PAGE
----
Jim has five siblings, all married. He likes all of his siblings. He likes all of his siblings' spouses. He even likes all of his siblings' spouses' siblings. So at his family gatherings, he really noticed the only one with an empty space next to him. He was ready to be married.
I wasn't so sure. I hadn't ever been able to maintain a romantic relationship for more than a year. Most of my role-model couples have gotten divorced. Heck, I haven't been able to maintain interest in a job for more than two years. How could I commit to a lifetime?
I'd been dating Jim for about six months and we'd really only discussed the "M" word once. Jim more-or-less sat on my chest to keep me from convulsing too much. "I'm thinking about refinancing my condo, but I need to know how long I'm going to live here." I gave a very noncommital answer.
Then, he had Thanksgiving with my family. As part of the goodbyes, he told my cousin, "Well, Mike, nice to meet you. I guess I'll be seeing you at the wedding." Nobody in our extended family was getting married. I panicked.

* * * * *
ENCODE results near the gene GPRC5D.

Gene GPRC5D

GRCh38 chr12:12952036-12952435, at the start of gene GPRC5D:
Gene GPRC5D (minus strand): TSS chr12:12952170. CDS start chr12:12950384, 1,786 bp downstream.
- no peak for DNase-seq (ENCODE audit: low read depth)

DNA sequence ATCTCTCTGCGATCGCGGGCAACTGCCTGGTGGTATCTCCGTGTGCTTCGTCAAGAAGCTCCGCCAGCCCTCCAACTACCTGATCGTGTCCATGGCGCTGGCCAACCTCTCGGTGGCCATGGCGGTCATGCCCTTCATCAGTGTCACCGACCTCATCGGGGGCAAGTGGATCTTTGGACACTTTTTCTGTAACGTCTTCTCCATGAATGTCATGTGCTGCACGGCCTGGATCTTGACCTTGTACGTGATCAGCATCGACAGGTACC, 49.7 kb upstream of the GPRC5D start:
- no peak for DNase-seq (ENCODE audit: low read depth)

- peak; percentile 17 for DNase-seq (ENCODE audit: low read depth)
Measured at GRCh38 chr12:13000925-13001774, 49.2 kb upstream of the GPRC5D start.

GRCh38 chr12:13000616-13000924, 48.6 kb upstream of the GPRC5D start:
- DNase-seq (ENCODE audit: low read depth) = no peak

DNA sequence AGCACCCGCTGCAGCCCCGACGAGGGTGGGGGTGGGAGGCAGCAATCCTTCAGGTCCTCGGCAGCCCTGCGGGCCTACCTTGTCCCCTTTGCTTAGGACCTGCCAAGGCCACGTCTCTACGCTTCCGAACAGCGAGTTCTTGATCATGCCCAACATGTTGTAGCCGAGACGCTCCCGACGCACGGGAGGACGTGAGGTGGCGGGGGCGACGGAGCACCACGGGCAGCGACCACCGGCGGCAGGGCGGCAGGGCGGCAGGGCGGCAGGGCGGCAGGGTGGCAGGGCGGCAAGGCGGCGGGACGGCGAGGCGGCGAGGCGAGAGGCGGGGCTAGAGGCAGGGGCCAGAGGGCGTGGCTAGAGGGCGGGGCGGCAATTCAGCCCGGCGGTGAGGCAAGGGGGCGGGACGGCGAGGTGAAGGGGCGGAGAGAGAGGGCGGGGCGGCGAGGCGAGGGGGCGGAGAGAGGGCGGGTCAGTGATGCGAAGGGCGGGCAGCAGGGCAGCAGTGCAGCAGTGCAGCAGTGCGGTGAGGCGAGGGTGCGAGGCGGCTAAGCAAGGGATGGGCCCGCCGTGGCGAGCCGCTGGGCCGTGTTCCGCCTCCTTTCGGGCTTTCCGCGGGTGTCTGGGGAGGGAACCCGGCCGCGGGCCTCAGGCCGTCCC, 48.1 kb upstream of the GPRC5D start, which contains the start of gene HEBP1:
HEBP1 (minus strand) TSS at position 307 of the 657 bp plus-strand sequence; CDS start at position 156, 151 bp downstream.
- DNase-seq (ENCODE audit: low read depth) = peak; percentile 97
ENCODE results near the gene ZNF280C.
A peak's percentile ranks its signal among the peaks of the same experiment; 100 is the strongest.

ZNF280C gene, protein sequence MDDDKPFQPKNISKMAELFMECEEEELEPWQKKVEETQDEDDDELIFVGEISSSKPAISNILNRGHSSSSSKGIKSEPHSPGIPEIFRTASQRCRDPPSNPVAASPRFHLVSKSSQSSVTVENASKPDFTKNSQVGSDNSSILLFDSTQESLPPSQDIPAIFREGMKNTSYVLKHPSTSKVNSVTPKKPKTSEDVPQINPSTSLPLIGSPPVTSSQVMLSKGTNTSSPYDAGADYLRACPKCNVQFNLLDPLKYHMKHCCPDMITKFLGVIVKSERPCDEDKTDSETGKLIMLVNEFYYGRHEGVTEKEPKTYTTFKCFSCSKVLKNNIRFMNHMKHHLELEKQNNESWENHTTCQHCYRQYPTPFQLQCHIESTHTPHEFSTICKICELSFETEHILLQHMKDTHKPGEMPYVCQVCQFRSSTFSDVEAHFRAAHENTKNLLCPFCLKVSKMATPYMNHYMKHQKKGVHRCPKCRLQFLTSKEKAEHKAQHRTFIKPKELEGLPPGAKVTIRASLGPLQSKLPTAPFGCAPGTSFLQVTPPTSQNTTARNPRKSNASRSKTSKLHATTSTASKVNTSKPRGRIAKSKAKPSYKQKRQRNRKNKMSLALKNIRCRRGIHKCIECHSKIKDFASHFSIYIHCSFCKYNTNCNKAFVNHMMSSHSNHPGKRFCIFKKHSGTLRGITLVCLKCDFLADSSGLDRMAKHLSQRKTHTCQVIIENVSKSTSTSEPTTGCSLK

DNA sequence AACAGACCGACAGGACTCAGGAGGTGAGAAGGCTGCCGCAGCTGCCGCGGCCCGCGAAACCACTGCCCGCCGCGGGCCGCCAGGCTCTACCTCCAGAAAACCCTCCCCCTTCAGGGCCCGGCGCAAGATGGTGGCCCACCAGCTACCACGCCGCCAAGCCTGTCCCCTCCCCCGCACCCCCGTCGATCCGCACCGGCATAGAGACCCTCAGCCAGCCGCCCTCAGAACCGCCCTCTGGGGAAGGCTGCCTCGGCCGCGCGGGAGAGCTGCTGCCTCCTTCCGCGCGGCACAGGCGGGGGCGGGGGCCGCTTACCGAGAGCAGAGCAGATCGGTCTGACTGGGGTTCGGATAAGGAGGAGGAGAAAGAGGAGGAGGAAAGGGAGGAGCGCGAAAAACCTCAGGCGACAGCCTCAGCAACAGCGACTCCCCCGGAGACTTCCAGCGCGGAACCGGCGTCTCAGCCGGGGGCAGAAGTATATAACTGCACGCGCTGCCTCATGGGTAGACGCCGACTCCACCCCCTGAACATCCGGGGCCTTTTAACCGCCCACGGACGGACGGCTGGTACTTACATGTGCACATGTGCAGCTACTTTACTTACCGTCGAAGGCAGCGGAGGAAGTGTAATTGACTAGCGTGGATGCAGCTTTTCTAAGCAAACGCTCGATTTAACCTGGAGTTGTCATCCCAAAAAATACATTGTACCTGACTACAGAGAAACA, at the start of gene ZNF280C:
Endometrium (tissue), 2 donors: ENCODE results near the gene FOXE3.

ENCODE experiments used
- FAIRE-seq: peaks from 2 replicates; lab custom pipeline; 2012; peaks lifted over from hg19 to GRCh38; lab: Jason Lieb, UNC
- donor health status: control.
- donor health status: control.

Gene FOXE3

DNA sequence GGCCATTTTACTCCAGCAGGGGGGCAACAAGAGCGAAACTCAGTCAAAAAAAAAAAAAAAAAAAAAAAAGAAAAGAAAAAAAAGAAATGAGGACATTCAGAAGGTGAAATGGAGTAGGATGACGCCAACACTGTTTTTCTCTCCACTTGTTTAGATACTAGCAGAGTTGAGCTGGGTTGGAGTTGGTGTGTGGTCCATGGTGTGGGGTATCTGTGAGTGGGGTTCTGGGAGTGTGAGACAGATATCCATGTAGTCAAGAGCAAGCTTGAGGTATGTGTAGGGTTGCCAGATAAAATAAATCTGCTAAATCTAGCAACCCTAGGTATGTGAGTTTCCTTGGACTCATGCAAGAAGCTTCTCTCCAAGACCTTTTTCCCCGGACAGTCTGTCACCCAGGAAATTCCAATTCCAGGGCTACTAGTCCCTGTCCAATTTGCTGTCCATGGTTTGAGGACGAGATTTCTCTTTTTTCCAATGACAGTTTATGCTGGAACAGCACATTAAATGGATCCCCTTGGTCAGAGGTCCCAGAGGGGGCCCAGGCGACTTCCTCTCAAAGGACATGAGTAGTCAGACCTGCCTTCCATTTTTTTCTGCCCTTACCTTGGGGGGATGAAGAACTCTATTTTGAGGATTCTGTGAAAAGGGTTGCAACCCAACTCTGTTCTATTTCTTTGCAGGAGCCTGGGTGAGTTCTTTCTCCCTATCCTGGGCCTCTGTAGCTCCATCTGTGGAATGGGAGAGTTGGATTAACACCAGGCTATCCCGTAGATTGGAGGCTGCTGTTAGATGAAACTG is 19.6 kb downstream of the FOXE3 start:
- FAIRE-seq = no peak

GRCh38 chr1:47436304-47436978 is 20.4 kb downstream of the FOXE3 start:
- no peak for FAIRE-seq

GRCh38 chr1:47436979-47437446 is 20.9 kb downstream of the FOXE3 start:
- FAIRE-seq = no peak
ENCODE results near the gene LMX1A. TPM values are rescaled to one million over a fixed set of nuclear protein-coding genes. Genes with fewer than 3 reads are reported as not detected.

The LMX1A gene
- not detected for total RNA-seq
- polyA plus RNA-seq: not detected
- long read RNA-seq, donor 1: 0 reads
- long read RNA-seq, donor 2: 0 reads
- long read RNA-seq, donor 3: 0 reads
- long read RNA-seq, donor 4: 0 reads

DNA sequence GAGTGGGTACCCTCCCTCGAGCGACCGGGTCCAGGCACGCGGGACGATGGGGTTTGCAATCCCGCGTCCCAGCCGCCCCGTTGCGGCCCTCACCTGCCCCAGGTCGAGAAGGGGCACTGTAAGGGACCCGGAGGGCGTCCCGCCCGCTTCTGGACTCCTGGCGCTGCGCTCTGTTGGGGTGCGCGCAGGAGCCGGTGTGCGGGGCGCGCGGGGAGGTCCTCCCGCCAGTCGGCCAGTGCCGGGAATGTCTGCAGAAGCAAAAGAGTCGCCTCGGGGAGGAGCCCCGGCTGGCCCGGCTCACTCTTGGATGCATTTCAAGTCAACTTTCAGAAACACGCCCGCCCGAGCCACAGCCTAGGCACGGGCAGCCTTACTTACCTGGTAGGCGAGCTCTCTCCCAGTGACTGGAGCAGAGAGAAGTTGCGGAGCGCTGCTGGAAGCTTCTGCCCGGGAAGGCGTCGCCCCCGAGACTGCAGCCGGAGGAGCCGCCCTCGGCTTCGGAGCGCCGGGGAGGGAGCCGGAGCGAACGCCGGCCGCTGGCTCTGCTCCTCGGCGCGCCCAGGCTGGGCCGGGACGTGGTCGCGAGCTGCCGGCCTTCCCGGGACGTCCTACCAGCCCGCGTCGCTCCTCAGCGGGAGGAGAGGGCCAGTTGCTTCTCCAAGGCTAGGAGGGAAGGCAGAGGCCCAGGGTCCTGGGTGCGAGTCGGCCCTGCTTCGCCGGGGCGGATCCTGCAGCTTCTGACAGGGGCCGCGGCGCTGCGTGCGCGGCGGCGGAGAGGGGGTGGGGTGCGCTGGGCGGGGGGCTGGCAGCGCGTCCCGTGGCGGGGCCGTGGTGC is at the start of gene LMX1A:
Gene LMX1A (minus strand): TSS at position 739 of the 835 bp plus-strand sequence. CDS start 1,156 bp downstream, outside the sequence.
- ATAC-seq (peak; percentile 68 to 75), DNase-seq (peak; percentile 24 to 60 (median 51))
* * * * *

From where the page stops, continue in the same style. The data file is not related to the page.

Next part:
But then Jim immediately went to Japan on business for ten days.
I missed him. And there was a feeling I'd become unaccustomed to. "This feeling is familiar. What is it? Oh yeah - this is what being single feels like. Oooooh, I don't like this feeling."
With how Jim felt about marriage, if I wanted to keep him, I was going to have to marry him. I spent a number of sleepless nights coming to grips with that idea. "What if he got hit by a drunk and became a vegetable? What if he lost his job and I had to support him? What if we can't agree on the kids question?" It was emotionally very difficult. It was much more difficult than I had gathered from how proposals are portrayed in popular culture.
But I did resolve that I was willing to marry him. Since I had been so firmly and strongly against even talking about it, I wanted to let him know in a very explicit, very public way so that he would know that my heart really was in it. I didn't want to let him see any room for me to wiggle out of it.
So I called up the San Jose Lasers, a professional women't basketball team, and asked if I could get a proposal on the scoreboard.